on 9/20/2007 12:27 AM email@example.com said the following:
The first F4Us were not suitable for carrier use until the end of 1944.
Identification, as were all paint jobs other than the basic camouflage
It's not really striping - it's tape; masking tape or duct tape,
whatever was on hand. Seems there was an issue with fuel fumes entering
the cockpit, and crews would tape over the skin seams to try and lessen
the problem. That's the straight scoup.
Yeah - the Tamiya one is your best bet. I think there is another one
(Academy?), but Tamiya's builds like buttah.
No, that's white "speed" (duct) tape to cover the panel junctions on
the area housing the forward fuel tank.
They had trouble with fumes from that tank getting into the cockpit and
causing the pilot to get woozy, so stuck tape over the seams.
The pattern varies from aircraft to aircraft.
The Tamiya kit can't be beat and can be found relatively cheap.
Otaki made a very nice F4U-1A. It has been released under other labels such
as Airfixand ARII. The cockpit, landing gear and engines details are
simplistic and/or wrong, but the airframe itself is accurate and goes
together well with excellent engraved panel lines. It does not have a
folding wing or postionable flaps.
Hobbycraft made a somewhat similar Corsair but with better, more accurate
details and the option of extended flaps and cowl flaps. However, all
reviews I've read state that these don't fit well. It came in -1, -1A
and -1D variants.
AMT made a -1 Birdcage Corsair- don't go there.
Search eBay for "1/48 F4U". The supply must be huge because you can get them
Yeah, it's been years but it was extremely simplified, sort of a
snap-together. I believe it was the first Birdcage Corsair in this scale,
and it has an interesting way of locking the wings together inside the
fuselage. I suppose you could make something out of it but point is, with
the alternatives, it's only for collectors or as a curiosity.
: and what is the purpose of the white striping in front of the cockpit?
Nobody has explained why tape would seal out fumes, or
why there would be fuel fumes to start with.
On the other hand, radials are notorious for oil leakes
(consider the sheer number of mating surfaces in a radial),
and they MUST use non-detergent oil (carbonized oil does tend
to stop leaks. Detergent in oil tends to clean carbonized
So, the reason I have read is that it was to keep oil off
of the windscreen. Later model birds had better sealing on
the upper panels to help prevent that problem.
Neither does the Tamiya. It's flaps down or nothing--or cutting and
They take a little shaving, but much less work than raised flaps on
the Tamiya. Also, there are more variants, including RN and -1, and it
I've never seen a real explanation of why there were fumes,
other than that's where the fuel tank is. As for oil leaks, since the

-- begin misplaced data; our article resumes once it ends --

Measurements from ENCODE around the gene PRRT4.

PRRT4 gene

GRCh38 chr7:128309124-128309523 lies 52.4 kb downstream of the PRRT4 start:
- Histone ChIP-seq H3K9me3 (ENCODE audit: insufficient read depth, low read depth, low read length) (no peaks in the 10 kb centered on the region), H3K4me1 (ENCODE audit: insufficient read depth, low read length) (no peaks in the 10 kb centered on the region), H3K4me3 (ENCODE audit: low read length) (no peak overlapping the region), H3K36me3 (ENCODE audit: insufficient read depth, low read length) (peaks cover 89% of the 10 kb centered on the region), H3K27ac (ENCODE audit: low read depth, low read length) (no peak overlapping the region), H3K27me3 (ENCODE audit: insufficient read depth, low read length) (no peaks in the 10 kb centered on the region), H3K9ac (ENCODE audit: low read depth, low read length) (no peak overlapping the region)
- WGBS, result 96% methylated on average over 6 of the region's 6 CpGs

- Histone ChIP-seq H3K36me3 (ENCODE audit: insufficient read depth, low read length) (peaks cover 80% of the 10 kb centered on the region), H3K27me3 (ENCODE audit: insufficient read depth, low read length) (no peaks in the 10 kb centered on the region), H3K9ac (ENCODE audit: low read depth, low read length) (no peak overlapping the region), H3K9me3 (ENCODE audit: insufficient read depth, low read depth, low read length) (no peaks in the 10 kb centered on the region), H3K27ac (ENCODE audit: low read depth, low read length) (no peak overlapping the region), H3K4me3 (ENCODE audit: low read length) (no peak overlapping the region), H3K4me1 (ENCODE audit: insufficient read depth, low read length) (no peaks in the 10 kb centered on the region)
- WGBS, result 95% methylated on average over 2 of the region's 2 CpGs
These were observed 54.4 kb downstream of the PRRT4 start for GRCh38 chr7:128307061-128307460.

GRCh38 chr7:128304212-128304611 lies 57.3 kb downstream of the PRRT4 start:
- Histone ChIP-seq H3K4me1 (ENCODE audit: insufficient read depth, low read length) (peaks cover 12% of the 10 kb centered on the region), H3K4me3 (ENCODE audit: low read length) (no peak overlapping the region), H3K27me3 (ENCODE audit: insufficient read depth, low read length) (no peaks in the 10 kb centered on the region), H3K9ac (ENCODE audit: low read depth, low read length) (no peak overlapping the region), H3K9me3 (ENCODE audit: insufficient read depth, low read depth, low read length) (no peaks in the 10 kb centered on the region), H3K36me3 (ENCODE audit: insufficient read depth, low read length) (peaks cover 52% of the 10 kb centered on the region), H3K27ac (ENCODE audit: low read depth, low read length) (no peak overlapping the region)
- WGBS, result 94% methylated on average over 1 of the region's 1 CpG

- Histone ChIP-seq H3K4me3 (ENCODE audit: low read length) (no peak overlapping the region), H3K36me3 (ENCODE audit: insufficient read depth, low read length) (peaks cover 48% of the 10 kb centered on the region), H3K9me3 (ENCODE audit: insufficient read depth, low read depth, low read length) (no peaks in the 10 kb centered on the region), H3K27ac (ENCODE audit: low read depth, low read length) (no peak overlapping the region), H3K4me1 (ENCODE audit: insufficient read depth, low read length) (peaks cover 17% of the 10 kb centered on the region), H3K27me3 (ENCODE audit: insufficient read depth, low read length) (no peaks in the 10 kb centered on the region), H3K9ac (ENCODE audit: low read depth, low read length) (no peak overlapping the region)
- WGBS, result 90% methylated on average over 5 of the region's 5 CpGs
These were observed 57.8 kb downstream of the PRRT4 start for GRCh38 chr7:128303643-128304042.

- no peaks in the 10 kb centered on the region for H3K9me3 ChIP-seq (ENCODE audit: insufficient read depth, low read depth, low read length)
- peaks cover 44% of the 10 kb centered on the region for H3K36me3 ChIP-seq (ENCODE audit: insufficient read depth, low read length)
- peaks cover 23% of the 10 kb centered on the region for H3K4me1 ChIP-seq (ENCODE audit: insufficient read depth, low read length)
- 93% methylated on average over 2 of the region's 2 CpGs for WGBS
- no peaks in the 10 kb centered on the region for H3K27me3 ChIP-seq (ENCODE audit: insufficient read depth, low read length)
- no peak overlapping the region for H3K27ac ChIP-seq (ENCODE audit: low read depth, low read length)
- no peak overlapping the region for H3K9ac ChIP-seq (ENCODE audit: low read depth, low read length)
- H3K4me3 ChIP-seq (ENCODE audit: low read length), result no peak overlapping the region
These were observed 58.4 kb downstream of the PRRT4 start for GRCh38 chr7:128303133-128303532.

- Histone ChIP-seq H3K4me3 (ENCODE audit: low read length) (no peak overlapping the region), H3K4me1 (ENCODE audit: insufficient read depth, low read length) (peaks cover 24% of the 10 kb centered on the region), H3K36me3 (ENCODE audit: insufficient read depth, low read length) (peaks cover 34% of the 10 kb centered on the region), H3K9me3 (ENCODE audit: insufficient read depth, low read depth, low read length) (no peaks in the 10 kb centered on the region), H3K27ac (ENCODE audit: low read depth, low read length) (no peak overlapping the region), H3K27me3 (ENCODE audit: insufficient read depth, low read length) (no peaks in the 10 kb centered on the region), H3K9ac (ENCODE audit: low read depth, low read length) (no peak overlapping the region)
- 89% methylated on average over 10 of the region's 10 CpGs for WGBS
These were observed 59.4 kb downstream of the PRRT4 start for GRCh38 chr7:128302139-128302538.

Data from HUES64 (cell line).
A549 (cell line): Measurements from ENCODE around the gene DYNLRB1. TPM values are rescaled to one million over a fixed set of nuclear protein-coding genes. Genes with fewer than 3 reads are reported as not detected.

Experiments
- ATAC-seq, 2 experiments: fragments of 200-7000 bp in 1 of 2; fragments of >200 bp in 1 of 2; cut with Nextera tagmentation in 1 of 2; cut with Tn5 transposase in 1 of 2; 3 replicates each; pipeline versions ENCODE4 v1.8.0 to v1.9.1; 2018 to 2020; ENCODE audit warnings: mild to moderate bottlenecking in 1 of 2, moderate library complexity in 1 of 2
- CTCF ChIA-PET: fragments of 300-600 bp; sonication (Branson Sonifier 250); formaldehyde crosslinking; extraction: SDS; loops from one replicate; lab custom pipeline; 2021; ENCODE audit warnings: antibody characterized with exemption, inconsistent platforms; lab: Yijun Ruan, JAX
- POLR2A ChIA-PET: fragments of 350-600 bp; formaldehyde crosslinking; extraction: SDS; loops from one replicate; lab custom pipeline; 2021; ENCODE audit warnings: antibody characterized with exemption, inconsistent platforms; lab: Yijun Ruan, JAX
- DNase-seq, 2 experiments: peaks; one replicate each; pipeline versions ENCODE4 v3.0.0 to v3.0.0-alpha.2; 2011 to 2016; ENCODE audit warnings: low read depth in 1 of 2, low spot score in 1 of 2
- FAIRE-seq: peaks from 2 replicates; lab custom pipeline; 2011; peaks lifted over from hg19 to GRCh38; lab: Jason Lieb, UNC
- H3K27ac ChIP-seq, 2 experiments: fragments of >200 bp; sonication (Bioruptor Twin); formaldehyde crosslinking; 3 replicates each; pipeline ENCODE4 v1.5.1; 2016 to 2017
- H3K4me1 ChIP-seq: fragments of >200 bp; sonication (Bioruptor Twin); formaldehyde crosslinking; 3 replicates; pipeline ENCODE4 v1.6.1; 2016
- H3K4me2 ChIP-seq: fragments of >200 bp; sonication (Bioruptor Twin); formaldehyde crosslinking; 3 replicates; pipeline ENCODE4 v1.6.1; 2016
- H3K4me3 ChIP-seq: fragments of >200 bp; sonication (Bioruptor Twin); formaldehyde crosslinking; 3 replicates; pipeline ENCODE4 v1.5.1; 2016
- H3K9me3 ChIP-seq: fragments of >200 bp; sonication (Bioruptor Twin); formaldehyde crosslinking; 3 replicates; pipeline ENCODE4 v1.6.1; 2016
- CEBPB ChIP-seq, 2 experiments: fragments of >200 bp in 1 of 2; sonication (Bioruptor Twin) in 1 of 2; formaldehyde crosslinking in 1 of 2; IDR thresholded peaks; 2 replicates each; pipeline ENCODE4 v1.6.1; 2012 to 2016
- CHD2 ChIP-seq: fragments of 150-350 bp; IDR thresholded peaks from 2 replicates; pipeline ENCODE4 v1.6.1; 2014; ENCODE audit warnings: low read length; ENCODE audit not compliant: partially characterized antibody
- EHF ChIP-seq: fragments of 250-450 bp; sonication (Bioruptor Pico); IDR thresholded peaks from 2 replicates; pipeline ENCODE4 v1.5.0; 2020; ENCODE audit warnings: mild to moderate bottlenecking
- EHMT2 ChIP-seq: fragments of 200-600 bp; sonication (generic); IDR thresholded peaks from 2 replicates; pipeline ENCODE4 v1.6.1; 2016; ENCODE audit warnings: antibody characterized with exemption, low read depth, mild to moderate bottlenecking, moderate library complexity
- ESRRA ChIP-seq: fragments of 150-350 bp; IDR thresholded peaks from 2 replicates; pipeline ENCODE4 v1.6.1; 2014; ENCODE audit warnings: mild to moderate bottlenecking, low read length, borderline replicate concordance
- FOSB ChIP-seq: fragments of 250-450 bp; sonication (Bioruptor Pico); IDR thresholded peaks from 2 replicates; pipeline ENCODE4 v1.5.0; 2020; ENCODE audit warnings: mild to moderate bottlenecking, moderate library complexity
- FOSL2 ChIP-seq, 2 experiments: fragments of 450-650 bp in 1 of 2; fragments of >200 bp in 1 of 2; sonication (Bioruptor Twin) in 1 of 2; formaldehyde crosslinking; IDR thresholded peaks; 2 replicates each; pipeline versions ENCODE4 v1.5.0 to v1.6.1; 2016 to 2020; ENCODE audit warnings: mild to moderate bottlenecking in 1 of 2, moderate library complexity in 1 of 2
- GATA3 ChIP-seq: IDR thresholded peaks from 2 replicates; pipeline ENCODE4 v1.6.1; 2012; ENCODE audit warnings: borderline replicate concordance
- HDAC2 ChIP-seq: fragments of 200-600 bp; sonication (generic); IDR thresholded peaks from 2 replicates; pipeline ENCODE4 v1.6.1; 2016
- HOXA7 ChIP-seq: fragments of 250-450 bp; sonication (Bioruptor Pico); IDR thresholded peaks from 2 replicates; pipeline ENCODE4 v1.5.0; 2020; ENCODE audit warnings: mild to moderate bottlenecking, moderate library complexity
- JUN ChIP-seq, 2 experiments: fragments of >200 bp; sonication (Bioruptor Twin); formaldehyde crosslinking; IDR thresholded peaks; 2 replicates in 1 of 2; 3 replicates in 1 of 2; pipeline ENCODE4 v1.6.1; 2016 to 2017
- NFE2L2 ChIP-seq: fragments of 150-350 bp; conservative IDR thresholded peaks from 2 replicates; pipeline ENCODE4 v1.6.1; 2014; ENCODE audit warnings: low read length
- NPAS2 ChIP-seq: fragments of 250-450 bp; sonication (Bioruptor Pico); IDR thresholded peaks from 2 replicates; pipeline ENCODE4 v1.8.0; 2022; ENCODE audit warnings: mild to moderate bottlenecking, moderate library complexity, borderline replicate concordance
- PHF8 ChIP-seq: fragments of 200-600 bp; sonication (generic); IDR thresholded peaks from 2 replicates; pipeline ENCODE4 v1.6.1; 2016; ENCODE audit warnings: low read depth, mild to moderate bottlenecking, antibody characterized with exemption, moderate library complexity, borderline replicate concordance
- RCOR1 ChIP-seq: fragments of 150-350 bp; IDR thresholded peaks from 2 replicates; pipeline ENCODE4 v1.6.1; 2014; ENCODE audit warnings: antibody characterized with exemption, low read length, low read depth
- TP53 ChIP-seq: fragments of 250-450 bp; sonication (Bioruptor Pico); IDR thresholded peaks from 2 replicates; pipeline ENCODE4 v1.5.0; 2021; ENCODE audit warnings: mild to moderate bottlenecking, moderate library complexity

tape is so far back from the firewall, I don't see what that would
have to do with oil, but this is the first time I've seen reference to
oil. The only real Corsiar I ever spent lots of time with was a -4 &
we never had a problem with fumes & I had seen where Vought improved
the tank sealing.
Most aircraft fuel tanks are actually rubber or neoprene bladders, which
allow them to be self-sealing in the event of penetration. SOme are
hard cased, but many are not. Such tanks are prone to cracking and/or
weeping when left unfueled for periods of time. Oil isn't that much of
an issue because it's so much less aromatic.
Most WWII fighters also generally had their main fuel tanks beneath
and/or behind the pilot (Me 109, P-51, etc.), and so any residual fumes
would naturally drift aft of the cockpit in the slipstream. Not so the
Corsair - by placing the fuel bladder ahead of the cockpit, the fumes
from any fuel seepage could enter the cockpit. So in the early models,
crews applied tape to the panel joints to try to at least contain the
fumes to the interior of the forward fuselage. I believe the tanks
and/or structure were redesigned after the -1A to reduce the problem.
: Not so the
: Corsair - by placing the fuel bladder ahead of the cockpit, the fumes
: from any fuel seepage could enter the cockpit. So in the early models,
: crews applied tape to the panel joints to try to at least contain the
: fumes to the interior of the forward fuselage. I believe the tanks
: and/or structure were redesigned after the -1A to reduce the problem.
Sorry, Rufus. I was thinking that the F4U-1 was redesigned
to accomodate a 50 gallon oil tank, moving the cockpit aft, but
apparently the leading edge fuel tanks were deleted, and replaced
with the aforementioned fuel tank.
Or is that the oil tank mounted inside the fuel tank? I note there are
three different cap assemblies in the area; one red one on top of the
circular "hatch" and two other ones mounted further aft.
I never could understand what advantage they thought they were going to
get by covering a comparatively small section of the wing in fabric
rather than metal skinning.